Check that everything works correctly by connecting with the infludb client



We proceed to the installation of node.js

Then we proceed to  nodered installation, as indicated at the link

Nodered installation

To run nodered at the start up, we use the script available at the following link

Nodered autostart

We did not run the automated script, but executed the following steps

Edit /etc/init.d/nodered and change the user from pi to monitor, ie change the parameter



Start  nodered

Check that nodered works by accessing the following link with the browser



Restart the system and check that nodered starts automatically.

Proceed to the installation of the nodered add-ons



We proceed to download the version for arm

Grafana for ARM

Enable and start Grafana

Access the system using the url


Log in with the user admin and password admin; change the password

GrafanaOnce the new password has been set, the setup interface is available

Grafana2In the next articles we will execute the settings to be able to view the sensors data.

Reverse Proxy installation

To access the system through port 80 of the http server we use nginx as a reverse proxy


We disable apache

We proceed to the installation of nginx

Everything must be configured to access the two systems using the following links

http://dashboardora.local/nodered for nodered

http://dashboardora.local/grafana for grafana

For Grafana we follow the official documentation

Grafana proxy

We change the file /etc/grafana/grafana.ini by modifying the domain and root_url parameters; in our file the parameteres are modified  as follows

Then we configure nginx, creating the servizi file with the following contents in the /etc/nginx/sites-available folder

Here is the link of the nginx configuration

nginx configuration

We run the following command

and start nginx and grafana services

At this point it is possible to access the two services via the links




grafana-nginxIn the next article we start the configuration of the various modules needed for the sensors monitoring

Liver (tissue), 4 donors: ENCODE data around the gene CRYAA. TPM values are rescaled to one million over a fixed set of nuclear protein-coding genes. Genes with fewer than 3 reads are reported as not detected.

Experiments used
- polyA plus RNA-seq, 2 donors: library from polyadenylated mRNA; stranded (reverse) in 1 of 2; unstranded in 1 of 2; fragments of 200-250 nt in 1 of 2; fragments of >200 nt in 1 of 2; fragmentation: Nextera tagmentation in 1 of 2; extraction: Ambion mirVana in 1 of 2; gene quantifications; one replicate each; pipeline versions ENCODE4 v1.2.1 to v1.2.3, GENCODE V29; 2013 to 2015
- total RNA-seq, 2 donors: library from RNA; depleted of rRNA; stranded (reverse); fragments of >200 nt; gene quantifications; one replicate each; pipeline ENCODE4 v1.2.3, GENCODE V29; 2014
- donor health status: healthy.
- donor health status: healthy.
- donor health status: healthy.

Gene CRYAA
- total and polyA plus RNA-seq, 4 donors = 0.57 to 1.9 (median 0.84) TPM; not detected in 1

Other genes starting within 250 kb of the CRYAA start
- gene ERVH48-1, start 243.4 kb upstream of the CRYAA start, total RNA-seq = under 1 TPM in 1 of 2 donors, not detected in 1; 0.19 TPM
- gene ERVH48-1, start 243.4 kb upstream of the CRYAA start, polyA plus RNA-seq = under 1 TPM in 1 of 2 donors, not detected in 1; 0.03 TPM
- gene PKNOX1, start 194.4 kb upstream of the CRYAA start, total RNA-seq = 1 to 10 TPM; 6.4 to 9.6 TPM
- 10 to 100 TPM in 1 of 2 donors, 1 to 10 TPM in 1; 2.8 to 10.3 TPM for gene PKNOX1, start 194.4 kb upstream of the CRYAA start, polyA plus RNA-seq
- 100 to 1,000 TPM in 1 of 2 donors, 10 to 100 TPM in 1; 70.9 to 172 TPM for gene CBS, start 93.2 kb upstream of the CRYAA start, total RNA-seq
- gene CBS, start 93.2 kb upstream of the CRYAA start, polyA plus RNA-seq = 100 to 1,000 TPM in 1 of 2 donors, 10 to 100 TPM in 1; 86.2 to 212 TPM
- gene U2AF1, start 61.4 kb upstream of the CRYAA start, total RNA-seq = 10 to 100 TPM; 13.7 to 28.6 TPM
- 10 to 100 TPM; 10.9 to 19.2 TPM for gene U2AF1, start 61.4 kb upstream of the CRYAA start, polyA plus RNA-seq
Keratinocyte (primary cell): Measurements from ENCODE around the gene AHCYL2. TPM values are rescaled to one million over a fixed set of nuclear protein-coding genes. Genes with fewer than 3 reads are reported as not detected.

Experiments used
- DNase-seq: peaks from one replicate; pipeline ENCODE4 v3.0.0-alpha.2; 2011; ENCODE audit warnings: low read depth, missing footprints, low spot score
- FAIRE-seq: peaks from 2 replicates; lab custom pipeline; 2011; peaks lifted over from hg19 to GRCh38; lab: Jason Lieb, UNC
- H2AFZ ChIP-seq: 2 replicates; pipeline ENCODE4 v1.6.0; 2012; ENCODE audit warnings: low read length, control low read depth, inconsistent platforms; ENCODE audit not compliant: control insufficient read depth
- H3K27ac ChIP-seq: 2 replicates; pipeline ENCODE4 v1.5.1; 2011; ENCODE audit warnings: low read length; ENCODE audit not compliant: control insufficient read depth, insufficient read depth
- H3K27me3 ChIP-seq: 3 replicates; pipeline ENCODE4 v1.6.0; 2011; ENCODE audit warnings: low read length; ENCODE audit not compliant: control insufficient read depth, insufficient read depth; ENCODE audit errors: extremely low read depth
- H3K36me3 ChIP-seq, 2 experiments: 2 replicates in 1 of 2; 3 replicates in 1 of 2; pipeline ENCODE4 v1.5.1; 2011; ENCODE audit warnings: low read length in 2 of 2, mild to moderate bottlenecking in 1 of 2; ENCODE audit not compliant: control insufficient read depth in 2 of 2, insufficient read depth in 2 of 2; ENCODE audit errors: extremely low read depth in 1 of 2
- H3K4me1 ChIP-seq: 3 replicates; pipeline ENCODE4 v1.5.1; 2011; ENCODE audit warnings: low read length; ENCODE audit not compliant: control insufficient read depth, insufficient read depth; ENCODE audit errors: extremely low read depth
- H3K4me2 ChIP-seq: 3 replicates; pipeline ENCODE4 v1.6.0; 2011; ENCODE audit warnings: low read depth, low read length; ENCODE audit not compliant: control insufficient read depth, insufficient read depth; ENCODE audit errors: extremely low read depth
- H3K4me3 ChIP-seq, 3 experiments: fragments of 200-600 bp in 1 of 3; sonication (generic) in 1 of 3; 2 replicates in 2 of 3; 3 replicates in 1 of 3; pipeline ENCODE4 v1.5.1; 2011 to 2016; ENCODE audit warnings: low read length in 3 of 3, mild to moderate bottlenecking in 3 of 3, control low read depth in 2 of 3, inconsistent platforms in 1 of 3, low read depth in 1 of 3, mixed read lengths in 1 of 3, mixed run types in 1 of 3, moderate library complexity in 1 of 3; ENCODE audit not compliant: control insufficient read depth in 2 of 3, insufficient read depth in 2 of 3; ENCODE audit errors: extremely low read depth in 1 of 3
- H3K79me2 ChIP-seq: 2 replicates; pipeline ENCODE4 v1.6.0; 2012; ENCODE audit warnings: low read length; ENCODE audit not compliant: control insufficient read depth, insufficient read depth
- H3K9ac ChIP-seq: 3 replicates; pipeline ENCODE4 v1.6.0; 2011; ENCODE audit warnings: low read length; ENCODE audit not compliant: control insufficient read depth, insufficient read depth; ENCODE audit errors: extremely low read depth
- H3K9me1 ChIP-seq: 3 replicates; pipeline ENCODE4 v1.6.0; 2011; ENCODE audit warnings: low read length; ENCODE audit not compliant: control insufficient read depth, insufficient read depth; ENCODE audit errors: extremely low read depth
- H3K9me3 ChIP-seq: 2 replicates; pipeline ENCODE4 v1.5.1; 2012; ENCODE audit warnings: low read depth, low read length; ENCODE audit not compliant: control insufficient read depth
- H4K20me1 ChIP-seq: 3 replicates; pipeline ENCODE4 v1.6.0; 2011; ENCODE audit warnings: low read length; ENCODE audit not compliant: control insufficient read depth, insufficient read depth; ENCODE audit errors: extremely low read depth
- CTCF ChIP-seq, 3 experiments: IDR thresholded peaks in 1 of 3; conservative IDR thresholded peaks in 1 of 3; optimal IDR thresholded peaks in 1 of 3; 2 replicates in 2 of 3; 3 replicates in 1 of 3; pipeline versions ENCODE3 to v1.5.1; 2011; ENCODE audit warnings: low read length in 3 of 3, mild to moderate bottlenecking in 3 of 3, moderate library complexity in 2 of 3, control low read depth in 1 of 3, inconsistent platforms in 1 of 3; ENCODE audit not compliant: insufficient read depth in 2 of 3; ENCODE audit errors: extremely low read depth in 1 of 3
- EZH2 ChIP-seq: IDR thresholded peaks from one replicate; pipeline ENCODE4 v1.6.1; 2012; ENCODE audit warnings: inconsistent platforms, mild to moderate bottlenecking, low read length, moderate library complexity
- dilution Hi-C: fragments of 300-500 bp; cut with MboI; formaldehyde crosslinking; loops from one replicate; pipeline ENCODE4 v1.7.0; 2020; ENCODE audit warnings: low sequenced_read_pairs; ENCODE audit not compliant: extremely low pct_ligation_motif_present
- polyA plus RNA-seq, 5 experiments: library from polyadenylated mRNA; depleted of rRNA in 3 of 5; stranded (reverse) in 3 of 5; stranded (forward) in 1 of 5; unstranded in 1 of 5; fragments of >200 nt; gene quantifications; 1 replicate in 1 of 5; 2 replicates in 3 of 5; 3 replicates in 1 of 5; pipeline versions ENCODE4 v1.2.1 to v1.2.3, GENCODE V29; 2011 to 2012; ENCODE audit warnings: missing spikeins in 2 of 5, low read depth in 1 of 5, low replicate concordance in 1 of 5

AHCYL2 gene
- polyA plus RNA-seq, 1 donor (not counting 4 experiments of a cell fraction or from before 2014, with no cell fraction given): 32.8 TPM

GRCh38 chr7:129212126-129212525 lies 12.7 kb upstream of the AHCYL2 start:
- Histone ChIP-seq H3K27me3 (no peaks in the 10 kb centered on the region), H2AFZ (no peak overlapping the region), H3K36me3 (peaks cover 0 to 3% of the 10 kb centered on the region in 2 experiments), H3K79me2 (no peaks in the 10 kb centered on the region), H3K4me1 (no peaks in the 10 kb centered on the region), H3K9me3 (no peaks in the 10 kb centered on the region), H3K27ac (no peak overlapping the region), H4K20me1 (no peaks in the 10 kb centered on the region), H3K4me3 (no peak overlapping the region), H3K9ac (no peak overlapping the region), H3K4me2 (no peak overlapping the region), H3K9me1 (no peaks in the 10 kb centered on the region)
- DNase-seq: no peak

Sensors Monitoring – MySql Configuration

Sensors Monitoring – Envinronment Setup

In setting up the infrastructure for monitoring sensors made up of ESP8266 devices in previously published articles

Mqtt with Beaglebone ed ESP8266 – Freeboard

Freeboard had been set up to display the data coming from the sensors.

In this new series of articles, we  set up Grafana

Grafana Dashboard

as  environment to view the data of the various sensors.

We implement the environment, in this case,  on an Orange Pi PC board, but other arm or pc system can be used.

Below the architecture used in this series of articles


In these articles we’ll use the maximum authorizations for each environment, we will not use authorizations on mosquitto and no encrypted connections will be used. In a test environment this setting is fine, but in an operating environment it is necessary to set up the correct authorizations and possibly the encryptions in the connections in all environments.

We have installed our compiled version of Debian 9 Stretch for Orange PI PC. The image used is the following

Image Download

The monitor user was created during the Image setup, while the hostname was renamed in dashboardora. If not installed proceed to install the avahi daemon

In this way the services can be accessed by publishing the hostname, i.e. dashboardora.local.

Using the armbian utilities  disable ip6 on the system; to carry out this setting launch armbian-config

ipv6Disable1Proceed to diasble IPV6


As a first step we install the  mqtt broker mosquitto

Install the http services and the databases Mysql and MySqlWorkbench


and various prerequisites

Start apache

and check that the server responds to the web address, which in our case corresponds to http://dashboardora.local



Debian 9  comes with MariaDB; you must set the password for the database administration user root with the following command